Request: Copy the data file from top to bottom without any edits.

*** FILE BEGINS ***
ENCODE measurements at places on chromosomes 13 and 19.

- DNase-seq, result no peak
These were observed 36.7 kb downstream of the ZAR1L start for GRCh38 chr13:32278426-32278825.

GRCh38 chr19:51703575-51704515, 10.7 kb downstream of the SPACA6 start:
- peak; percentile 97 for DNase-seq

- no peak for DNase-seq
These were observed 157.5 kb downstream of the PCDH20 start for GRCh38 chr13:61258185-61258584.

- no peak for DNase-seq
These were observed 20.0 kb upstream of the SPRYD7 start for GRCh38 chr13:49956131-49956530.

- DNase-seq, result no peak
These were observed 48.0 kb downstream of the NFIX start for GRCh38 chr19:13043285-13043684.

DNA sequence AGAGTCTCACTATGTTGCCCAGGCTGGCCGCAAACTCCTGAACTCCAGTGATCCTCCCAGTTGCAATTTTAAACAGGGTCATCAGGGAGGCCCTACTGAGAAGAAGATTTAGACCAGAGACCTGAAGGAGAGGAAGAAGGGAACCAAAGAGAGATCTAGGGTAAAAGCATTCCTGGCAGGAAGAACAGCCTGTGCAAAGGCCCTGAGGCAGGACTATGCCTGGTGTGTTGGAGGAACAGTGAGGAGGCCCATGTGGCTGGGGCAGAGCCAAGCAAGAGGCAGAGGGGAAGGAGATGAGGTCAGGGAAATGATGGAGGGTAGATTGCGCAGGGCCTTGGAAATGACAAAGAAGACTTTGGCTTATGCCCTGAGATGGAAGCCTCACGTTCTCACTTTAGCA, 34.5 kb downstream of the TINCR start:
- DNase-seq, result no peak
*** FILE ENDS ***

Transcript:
ENCODE measurements at places on chromosomes 13 and 19.

- DNase-seq, result no peak
These were observed 36.7 kb downstream of the ZAR1L start for GRCh38 chr13:32278426-32278825.

GRCh38 chr19:51703575-51704515, 10.7 kb downstream of the SPACA6 start:
- peak; percentile 97 for DNase-seq

- no peak for DNase-seq
These were observed 157.5 kb downstream of the PCDH20 start for GRCh38 chr13:61258185-61258584.

- no peak for DNase-seq
These were observed 20.0 kb upstream of the SPRYD7 start for GRCh38 chr13:49956131-49956530.

- DNase-seq, result no peak
These were observed 48.0 kb downstream of the NFIX start for GRCh38 chr19:13043285-13043684.

DNA sequence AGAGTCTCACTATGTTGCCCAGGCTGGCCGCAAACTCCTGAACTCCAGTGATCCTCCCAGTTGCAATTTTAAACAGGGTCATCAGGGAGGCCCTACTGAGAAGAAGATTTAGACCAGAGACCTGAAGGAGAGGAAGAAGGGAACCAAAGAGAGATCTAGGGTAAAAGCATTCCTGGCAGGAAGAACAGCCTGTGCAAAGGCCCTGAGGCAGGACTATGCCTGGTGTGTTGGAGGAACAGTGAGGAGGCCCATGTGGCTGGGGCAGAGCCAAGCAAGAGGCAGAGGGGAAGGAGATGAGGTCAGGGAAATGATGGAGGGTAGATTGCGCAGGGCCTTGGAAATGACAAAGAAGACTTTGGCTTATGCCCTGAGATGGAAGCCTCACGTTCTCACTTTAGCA, 34.5 kb downstream of the TINCR start:
- DNase-seq, result no peak